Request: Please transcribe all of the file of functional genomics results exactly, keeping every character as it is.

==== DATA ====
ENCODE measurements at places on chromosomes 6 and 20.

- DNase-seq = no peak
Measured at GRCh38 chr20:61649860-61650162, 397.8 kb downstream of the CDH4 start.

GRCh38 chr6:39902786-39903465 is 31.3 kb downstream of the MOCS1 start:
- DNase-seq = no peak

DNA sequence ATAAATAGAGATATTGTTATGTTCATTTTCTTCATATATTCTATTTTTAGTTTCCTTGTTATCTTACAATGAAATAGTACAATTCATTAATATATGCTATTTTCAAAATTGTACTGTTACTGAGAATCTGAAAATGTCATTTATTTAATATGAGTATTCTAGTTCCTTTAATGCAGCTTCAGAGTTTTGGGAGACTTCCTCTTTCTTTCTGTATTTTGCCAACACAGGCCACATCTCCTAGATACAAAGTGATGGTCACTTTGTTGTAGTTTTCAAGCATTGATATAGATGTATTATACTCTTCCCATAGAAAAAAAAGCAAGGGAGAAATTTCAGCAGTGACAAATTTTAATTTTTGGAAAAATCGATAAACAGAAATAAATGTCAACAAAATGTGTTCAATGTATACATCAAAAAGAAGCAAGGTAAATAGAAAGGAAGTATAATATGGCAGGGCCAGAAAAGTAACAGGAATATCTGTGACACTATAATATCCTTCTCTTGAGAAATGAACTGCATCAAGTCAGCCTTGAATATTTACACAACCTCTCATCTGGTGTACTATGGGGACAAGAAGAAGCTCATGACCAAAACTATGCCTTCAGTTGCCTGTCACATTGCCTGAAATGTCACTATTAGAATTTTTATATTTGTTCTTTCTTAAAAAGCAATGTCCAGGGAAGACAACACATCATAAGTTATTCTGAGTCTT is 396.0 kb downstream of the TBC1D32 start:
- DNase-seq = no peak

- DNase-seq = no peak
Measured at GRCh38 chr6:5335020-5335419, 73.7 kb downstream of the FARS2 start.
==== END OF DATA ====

ENCODE measurements at places on chromosomes 6 and 20.

- DNase-seq = no peak
Measured at GRCh38 chr20:61649860-61650162, 397.8 kb downstream of the CDH4 start.

GRCh38 chr6:39902786-39903465 is 31.3 kb downstream of the MOCS1 start:
- DNase-seq = no peak

DNA sequence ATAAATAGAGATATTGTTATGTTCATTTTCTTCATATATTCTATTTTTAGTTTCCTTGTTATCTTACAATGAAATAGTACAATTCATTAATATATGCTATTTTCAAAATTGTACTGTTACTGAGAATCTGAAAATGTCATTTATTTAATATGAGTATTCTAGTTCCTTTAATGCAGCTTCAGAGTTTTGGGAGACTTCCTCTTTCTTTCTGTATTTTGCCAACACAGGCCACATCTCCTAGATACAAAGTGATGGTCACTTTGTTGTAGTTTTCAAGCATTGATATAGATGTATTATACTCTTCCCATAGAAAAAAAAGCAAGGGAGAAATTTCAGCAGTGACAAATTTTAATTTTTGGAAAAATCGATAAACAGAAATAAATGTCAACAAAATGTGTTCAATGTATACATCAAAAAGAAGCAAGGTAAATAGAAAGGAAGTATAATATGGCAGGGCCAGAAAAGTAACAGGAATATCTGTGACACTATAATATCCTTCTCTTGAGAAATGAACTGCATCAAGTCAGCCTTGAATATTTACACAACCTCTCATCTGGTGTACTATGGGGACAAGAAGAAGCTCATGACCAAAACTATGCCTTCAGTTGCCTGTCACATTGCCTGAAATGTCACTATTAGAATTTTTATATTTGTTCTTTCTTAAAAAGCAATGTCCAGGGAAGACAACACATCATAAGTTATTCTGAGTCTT is 396.0 kb downstream of the TBC1D32 start:
- DNase-seq = no peak

- DNase-seq = no peak
Measured at GRCh38 chr6:5335020-5335419, 73.7 kb downstream of the FARS2 start.